”My mother’s keeper”: the effects of parentification on black female college students

From Journal of Black Psychology

The Black family—both nuclear and extended—has been responsible for the survival of Black people in America. Despite shifting dynamics due to the evolution of the family structure during the past 50 years, the family is one of the most important and strongest institutions in the Black community.  This paper illustrates how parentification of studied black American females impacts on their college experience and examines the push and pull factors from their families of origin while pursuing their degrees. Understanding the perceptions and experiences of young Black women who carry the burden of their family’s survival is essential to their emotional, mental, and financial well-being. Such knowledge and insight will assist in the creation of interventions and programs that meet the needs of their family and enhance their opportunity for personal growth and academic persistence.



This qualitative study examined the parentification of eight Black American college females and its impact on their college experiences. Two 90-minute focus groups were conducted in order to gain insight about how these women overcame personal and family challenges while being away from their families of origin. Results highlight the push-pull factors experienced by the participants from both school and their family of origin and how they dealt with barriers to successful college completion.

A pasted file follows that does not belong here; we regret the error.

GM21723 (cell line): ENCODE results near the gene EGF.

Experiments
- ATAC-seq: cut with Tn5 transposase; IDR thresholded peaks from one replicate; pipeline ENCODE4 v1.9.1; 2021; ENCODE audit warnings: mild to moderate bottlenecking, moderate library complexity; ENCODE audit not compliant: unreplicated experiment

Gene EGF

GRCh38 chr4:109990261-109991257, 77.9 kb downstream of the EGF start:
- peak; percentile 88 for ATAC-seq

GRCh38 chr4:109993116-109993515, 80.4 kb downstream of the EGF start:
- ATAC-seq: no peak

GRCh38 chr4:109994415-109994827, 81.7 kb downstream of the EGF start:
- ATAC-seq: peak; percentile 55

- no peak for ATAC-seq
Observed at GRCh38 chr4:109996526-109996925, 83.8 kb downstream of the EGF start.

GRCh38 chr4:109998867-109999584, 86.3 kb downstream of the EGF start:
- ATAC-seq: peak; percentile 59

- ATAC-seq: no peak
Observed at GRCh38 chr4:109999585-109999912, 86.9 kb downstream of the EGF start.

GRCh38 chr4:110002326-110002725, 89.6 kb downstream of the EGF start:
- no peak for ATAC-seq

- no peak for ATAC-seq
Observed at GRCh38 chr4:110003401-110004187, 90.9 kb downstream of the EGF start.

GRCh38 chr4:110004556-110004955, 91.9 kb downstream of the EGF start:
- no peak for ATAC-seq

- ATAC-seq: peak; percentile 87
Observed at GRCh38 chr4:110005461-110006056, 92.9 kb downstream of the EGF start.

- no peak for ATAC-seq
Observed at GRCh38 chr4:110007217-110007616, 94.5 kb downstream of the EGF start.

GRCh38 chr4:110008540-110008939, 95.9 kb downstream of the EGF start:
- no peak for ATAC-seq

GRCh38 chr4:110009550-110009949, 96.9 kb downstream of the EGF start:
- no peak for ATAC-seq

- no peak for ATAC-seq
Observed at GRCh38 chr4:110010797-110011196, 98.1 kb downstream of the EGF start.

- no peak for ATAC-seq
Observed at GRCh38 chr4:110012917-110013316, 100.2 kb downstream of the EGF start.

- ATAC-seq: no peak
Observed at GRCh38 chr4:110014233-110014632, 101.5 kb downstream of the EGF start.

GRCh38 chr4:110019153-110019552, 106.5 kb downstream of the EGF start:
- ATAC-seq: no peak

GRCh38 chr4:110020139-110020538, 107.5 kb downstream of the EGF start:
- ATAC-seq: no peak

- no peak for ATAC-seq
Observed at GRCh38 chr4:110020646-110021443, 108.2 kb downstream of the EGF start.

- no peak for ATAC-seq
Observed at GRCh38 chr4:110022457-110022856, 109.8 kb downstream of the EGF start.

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Article details

Gilford, T., & Reynolds, A. (2010). “My Mother’s Keeper”: The Effects of Parentification on Black Female College Students Journal of Black Psychology, 37 (1), 55-77 DOI: 10.1177/0095798410372624

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